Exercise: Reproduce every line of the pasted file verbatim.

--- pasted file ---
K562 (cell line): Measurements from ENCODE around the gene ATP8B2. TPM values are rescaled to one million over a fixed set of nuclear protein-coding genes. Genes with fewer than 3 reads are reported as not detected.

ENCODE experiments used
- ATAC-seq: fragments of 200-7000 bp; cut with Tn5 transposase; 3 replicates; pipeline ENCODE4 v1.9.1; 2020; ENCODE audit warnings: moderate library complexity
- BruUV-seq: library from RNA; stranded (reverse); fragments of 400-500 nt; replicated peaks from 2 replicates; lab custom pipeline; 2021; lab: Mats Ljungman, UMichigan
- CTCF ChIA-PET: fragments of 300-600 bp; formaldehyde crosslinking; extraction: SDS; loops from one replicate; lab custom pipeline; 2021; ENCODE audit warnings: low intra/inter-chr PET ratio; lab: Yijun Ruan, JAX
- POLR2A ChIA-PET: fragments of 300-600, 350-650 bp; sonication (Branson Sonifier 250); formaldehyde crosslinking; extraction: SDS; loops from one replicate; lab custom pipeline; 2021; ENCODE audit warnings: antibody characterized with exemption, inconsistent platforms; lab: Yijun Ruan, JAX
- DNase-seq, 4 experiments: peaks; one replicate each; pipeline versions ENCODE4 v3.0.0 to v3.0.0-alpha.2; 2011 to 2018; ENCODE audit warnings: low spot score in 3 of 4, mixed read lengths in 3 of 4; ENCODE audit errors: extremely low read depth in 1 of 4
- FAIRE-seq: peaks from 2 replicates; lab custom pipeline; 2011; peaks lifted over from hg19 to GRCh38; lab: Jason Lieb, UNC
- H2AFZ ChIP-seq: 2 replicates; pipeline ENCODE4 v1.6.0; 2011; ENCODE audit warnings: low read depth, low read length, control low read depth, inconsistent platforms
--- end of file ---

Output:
K562 (cell line): Measurements from ENCODE around the gene ATP8B2. TPM values are rescaled to one million over a fixed set of nuclear protein-coding genes. Genes with fewer than 3 reads are reported as not detected.

ENCODE experiments used
- ATAC-seq: fragments of 200-7000 bp; cut with Tn5 transposase; 3 replicates; pipeline ENCODE4 v1.9.1; 2020; ENCODE audit warnings: moderate library complexity
- BruUV-seq: library from RNA; stranded (reverse); fragments of 400-500 nt; replicated peaks from 2 replicates; lab custom pipeline; 2021; lab: Mats Ljungman, UMichigan
- CTCF ChIA-PET: fragments of 300-600 bp; formaldehyde crosslinking; extraction: SDS; loops from one replicate; lab custom pipeline; 2021; ENCODE audit warnings: low intra/inter-chr PET ratio; lab: Yijun Ruan, JAX
- POLR2A ChIA-PET: fragments of 300-600, 350-650 bp; sonication (Branson Sonifier 250); formaldehyde crosslinking; extraction: SDS; loops from one replicate; lab custom pipeline; 2021; ENCODE audit warnings: antibody characterized with exemption, inconsistent platforms; lab: Yijun Ruan, JAX
- DNase-seq, 4 experiments: peaks; one replicate each; pipeline versions ENCODE4 v3.0.0 to v3.0.0-alpha.2; 2011 to 2018; ENCODE audit warnings: low spot score in 3 of 4, mixed read lengths in 3 of 4; ENCODE audit errors: extremely low read depth in 1 of 4
- FAIRE-seq: peaks from 2 replicates; lab custom pipeline; 2011; peaks lifted over from hg19 to GRCh38; lab: Jason Lieb, UNC
- H2AFZ ChIP-seq: 2 replicates; pipeline ENCODE4 v1.6.0; 2011; ENCODE audit warnings: low read depth, low read length, control low read depth, inconsistent platforms